The article on Acacia xanthophloea generated plenty of feedback from readers. This week, I answer your questions on acacia and others.
Where can one find Acacia xanthophloea seedlings and can they do well around Njoro?
The trees will do well in Njoro, according to the Kenya Forestry Research Institute (Kefri) guide on tree planting in the country.
Acacia xanthophloea grows best in highland regions of altitudes of between 1,000 and 2,000 metres above sea level and rainfalls of 800-1,400mm a year.
Njoro falls within this ecological zone. Please check in nurseries around Njoro or Nakuru for the seedlings. If not available, you can also visit the nearest Kefri or Kenya Forest Service station.
Where can I get acacia seeds? What is the recommended spacing between the trees? What is the expected charcoal yield per mature tree or per acre of land planted with acacia?
You can get acacia seeds from any Kefri stations across the country. You will also be advised on pre-sowing preparation for the seeds.
When planting, Michael Meso, the assistant manager of the Kefri Seed Centre at Muguga headquarters, advises that the ideal spacing between the trees is five metres. A mature tree can yield up to 10 sacks of charcoal.
I come from the dryer parts of Meru where acacia trees have been growing naturally but now I would like to start growing them. Where can I get seedlings. I would also like to visit your farm and learn the best practices. And have you dealt with Acacia senegal that produces the highly valued Gum arabic?
Please check out tree nurseries around Meru and see if they have acacia seedlings. If not they are available around Nairobi, especially Kajiado. You can also inquire from your nearest Kefri or KFS stations.
Acacia senegal grows wildly in semi-arid regions and is useful for its Gum Arabic, which is used in adhesives, pharmaceuticals, inks and confections.
In Sudan, one of the biggest producers, the tree is now grown by farmers on plantations. This can also be done in Kenya, especially in semi-arid zones like your part of Meru.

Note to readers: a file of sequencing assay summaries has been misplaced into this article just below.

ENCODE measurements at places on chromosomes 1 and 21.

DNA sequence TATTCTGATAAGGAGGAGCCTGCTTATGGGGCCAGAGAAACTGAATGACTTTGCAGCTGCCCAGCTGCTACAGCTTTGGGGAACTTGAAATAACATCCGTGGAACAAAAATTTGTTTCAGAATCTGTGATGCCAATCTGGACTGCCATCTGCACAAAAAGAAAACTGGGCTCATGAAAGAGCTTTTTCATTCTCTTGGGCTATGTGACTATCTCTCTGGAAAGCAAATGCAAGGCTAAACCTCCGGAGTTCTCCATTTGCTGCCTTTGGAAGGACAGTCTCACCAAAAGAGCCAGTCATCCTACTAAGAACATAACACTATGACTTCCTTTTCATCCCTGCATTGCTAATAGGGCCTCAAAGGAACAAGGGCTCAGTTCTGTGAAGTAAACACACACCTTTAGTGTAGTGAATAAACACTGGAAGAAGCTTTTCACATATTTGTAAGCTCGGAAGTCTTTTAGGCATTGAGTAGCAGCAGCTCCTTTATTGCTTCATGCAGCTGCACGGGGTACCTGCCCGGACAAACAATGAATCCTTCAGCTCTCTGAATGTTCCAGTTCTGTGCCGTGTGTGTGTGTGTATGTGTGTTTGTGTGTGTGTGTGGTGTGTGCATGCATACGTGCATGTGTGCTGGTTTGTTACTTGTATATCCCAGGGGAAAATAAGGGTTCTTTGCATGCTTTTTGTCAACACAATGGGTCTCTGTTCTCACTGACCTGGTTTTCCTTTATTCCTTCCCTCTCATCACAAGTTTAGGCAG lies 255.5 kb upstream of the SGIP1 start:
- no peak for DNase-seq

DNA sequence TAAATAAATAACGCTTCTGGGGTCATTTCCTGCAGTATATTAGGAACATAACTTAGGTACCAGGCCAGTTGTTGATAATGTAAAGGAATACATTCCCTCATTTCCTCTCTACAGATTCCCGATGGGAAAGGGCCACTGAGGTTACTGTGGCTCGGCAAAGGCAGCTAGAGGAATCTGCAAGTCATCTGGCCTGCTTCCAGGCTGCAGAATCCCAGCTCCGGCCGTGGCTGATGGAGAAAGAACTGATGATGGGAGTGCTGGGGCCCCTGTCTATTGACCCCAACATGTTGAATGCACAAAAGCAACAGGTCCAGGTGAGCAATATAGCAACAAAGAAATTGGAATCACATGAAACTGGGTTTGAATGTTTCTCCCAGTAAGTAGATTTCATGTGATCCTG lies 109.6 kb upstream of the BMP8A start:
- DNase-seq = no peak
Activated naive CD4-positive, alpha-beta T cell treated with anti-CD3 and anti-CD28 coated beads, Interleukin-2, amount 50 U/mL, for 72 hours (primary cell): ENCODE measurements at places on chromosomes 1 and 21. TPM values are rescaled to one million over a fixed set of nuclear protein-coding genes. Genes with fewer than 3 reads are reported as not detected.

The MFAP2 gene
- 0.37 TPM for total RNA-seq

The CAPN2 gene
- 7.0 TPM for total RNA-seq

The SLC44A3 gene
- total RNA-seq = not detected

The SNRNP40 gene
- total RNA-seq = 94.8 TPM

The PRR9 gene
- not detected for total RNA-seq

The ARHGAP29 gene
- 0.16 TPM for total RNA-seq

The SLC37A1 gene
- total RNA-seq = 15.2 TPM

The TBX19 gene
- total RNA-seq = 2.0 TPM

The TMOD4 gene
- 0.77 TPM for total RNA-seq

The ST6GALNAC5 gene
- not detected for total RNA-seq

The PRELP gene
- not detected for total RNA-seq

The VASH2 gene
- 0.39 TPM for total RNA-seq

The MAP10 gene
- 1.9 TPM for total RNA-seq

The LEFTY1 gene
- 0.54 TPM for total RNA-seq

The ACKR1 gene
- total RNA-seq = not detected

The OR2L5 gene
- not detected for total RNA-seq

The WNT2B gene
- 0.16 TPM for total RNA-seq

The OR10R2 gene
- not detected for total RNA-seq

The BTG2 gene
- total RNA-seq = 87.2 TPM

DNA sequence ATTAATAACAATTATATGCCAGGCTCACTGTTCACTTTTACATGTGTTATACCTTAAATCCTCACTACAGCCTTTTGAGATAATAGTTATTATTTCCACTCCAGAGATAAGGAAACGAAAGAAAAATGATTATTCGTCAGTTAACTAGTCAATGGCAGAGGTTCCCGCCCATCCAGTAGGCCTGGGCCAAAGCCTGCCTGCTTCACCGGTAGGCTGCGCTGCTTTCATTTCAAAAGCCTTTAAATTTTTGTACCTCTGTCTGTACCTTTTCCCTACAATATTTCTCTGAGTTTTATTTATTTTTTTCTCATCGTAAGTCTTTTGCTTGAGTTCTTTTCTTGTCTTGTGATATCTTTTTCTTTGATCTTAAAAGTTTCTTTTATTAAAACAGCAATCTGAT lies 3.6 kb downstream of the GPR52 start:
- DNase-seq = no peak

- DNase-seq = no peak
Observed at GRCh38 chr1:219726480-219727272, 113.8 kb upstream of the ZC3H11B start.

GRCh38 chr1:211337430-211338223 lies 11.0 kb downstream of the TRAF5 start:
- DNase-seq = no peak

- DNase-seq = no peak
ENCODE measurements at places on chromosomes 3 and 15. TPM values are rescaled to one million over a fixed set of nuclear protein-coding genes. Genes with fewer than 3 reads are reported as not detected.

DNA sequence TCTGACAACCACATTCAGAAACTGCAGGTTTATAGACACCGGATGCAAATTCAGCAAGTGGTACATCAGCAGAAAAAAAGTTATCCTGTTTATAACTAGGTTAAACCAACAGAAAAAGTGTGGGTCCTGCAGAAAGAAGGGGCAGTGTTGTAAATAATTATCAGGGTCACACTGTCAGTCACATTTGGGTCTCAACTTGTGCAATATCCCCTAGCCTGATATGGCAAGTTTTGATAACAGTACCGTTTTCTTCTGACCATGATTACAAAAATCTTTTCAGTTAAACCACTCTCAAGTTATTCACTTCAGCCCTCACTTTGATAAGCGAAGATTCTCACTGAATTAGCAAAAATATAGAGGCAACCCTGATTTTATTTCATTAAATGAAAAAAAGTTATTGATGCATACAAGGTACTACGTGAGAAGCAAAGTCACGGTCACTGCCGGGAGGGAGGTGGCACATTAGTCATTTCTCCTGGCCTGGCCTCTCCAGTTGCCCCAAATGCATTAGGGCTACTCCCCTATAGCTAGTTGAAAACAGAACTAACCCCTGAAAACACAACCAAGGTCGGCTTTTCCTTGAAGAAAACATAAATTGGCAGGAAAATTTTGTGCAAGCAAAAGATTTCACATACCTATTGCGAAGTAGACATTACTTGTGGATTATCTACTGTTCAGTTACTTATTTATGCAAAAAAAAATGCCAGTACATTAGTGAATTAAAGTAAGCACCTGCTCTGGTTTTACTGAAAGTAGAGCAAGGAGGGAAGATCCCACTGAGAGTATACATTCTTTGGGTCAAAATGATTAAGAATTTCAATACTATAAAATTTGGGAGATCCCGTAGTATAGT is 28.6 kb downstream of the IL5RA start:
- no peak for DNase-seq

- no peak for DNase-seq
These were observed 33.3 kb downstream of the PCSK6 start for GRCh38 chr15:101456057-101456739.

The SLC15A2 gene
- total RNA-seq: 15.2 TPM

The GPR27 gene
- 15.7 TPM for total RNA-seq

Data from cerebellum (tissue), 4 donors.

I have been planning to plant acacia trees. I went to Kenya Plant Health Inspection Service (Kephis) early last year and I was told about Xanthophloea and polyacanta. Where is your farm? Your spacing of the trees?
My farm is in Soy, near Eldoret. The spacing is five metres between the trees. This gives them enough room to grow given that they have a fairly wide branch span.
But this can reduce to three metres for those on the farm perimeter that provide security against intrusion.
I have five acres in Eldoret on which I want to grow trees but I am torn between planting eucalyptus, wattle and acacia. Which one would you advise me to plant?
The species of tree you choose to plant will depend on your end use objective. Do you want timber, poles, fuelwood or charcoal? If you want timber and poles, eucalyptus is the tree.
If you want fuelwood and charcoal, acacia and wattle will be more suitable. For acacia, the ideal spacing is five metres between trees, which should give you about 500 per acre. Wattle is planted by broadcasting seeds so it is difficult to estimate the number in an acre.
I have over five acres in Suswa, Saikeri and I need to make it useful. What would it take in terms of money to put it under acacia?
The seedlings cost between Sh30 and Sh70 each depending on their age. In five acres, you will need about 2,500 seedlings.
If you were to buy seeds from Kefri and make your own nursey, you will need a quarter kilo, which costs about Sh800.
A mature tree can yield up to 10 sacks of charcoal. I will advise that you till the land and even intercrop the trees with short term crops in the beginning. Acacia are very good with crops because they fix nitrogen in the soil.
How can I harvest acacia trees sustainably?
One acacia tree can has as many as 10 branches. Essentially, this is like 10 trees in one. So during harvest, you can cut off the branches while leaving the main trunk which will grow other branches.